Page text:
A possible turning point in the Reagan presidency
THE press conference that President Reagan is scheduled to hold tonight may very well be the turning point of his presidency. Domestically, Mr. Reagan has achieved much of what he set out to do when he won office six years ago. The policies are in place, and even the loss of the Senate by the Republicans in this month's election will not seriously hamper his domestic agenda.
It is in foreign policy that Reagan has sought to bring final luster to his term. And ironically, it is in its approach to foreign policy that his administration is in greatest disarray. Whether he can recover remains to be seen.
His press conference will be critical insofar as the confidence of the American people in him is concerned. All the evidence is that even those who give him the benefit of the doubt about the honorable intention of his approach to Iran find the execution of the operation fuzzy, ill advised, and amateurish.
It will be an extraordinary historical coincidence if Iran, the issue that broke President Carter, leaves an irredeemable stain on President Reagan's record.
Iran is not the only foreign policy issue that has caused the Reagan administration grief in recent months.
There is the Reykjavik summit with the Soviet Union, into which the administration entered impulsively and ill prepared. The foreign policy professionals may at times overdo this need for preparation, but Reykjavik certainly underlined the dangers of letting two world leaders embark on summitry in the atmosphere of a freewheeling poker game.
Then there was the disinformation debacle arising from the administration's attempt to confuse Libya about United States intentions.
All the evidence is that the administration did adopt a policy designed to upset Libya and did not object to cutting corners with the foreign press, but did not adopt a policy to lie to the American press. The affair was so badly handled, however, that the Reagan administration's credibility was badly besmirched.
Then there was the Hasenfus affair, in which an American plane running weapons to the anti-Sandinist contras was shot down by the Nicaraguans with an array of incriminating documents aboard.
This was supposedly a private operation; the coordinating trail nevertheless led back to Lt. Col. Oliver North on the President's National Security Council staff.
What has gone wrong with the Reagan foreign policy team? Any analysis must necessarily focus on the leadership of the National Security Council staff, which has been downgraded in the Reagan administration.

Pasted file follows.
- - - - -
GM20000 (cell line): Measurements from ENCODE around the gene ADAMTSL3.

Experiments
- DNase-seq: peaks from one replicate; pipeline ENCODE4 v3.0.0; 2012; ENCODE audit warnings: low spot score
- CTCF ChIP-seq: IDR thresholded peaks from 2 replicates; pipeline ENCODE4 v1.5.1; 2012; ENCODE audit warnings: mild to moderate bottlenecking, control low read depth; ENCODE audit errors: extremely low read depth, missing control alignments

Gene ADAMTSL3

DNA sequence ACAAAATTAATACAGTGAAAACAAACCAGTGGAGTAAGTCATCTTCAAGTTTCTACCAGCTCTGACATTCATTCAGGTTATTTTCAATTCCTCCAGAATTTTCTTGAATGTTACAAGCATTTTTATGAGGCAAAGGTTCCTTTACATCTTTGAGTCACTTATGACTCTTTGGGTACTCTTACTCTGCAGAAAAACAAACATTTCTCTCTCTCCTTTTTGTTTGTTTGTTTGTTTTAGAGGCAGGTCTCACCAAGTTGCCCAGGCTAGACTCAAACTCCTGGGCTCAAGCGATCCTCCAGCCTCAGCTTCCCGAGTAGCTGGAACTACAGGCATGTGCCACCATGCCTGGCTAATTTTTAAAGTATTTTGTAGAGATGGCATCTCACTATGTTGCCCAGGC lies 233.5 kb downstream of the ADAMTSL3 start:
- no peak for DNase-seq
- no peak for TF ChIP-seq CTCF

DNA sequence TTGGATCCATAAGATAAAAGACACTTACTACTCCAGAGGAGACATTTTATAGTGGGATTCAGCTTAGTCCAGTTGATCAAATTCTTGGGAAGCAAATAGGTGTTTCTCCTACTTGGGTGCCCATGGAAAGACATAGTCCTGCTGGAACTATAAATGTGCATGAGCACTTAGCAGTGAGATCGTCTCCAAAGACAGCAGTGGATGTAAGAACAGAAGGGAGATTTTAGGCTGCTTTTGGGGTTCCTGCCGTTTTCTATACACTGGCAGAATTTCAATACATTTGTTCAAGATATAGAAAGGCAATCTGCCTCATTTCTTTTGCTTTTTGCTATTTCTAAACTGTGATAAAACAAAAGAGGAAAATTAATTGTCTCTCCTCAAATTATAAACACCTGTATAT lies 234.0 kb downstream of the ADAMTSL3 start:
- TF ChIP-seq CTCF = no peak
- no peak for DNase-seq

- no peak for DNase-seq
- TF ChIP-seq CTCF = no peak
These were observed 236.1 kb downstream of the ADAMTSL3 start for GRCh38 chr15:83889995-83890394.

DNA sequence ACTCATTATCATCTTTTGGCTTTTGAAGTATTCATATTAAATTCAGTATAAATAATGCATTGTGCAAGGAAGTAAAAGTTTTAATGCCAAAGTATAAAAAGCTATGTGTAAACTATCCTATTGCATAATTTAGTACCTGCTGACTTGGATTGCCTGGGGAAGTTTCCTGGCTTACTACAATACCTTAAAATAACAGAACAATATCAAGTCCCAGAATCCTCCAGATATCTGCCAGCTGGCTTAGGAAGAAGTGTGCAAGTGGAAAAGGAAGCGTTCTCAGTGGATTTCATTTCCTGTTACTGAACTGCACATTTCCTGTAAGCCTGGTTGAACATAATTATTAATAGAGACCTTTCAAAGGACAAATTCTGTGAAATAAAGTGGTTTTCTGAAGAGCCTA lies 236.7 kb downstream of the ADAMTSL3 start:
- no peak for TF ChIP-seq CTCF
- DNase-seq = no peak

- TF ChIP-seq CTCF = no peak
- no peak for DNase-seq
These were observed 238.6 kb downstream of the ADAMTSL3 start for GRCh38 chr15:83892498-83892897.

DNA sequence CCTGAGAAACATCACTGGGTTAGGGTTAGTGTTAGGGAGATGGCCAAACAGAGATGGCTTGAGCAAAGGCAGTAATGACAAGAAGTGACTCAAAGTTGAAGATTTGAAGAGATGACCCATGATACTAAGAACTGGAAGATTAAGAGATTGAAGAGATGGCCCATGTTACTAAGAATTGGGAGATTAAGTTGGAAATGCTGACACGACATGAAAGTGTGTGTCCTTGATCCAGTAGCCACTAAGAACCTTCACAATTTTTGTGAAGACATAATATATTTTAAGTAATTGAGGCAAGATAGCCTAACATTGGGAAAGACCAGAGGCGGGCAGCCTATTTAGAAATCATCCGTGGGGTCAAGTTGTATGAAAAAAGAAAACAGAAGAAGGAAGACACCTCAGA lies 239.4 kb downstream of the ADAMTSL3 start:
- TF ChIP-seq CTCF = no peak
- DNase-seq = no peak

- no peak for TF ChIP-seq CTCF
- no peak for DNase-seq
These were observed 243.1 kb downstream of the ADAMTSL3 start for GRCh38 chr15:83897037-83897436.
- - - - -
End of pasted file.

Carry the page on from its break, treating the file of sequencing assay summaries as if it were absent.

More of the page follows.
Its current head, Vice-Adm. John M. Poindexter, is a bright naval officer, and his predecessor, Robert C. McFarlane, was a Marine Corps officer. Both are able technicians. Neither has the stature of a Henry Kissinger or a Zbigniew Brzezinski, who have previously held the post.
Of course, it must be said that other Cabinet secretaries, like the secretaries of state and defense, are not necessarily enthusiastic about having strong strategists in the national-security adviser's role. They prefer policy coordinators who can be worked with, rather than policy innovators who sometimes obstruct others' initiatives.
But the Reagan administration, after downgrading the quality of the NSC staff, seems to have compounded the problem by giving this staff an activist and operational role, cutting out the departments that are more skilled in foreign affairs.
Thus it has gotten into deep trouble.
Tonight's press conference will be a test of Mr. Reagan's personal credibility with the American people.
But beyond that there will need to be some rethinking, and perhaps restructuring, of the administration's foreign policy apparatus.
Whether there will be changes at the NSC staff remains to be seen, but a new definition of the staff's role seems in order.
Secretary of State George Shultz is clearly at odds with administration actions toward Iran, and whether he will be around for two more years must also be a question mark.
Secretary of Defense Caspar Weinberger also disapproved of the weapons-to-Iran caper. He is probably battle-weary after years of the long days and pressures imposed on our top officials; his longevity in office may also be a matter for conjecture.
The decisions the President makes in the next few weeks may thus decide whether his handling of foreign policy has left a sheen or a shadow on his presidential record.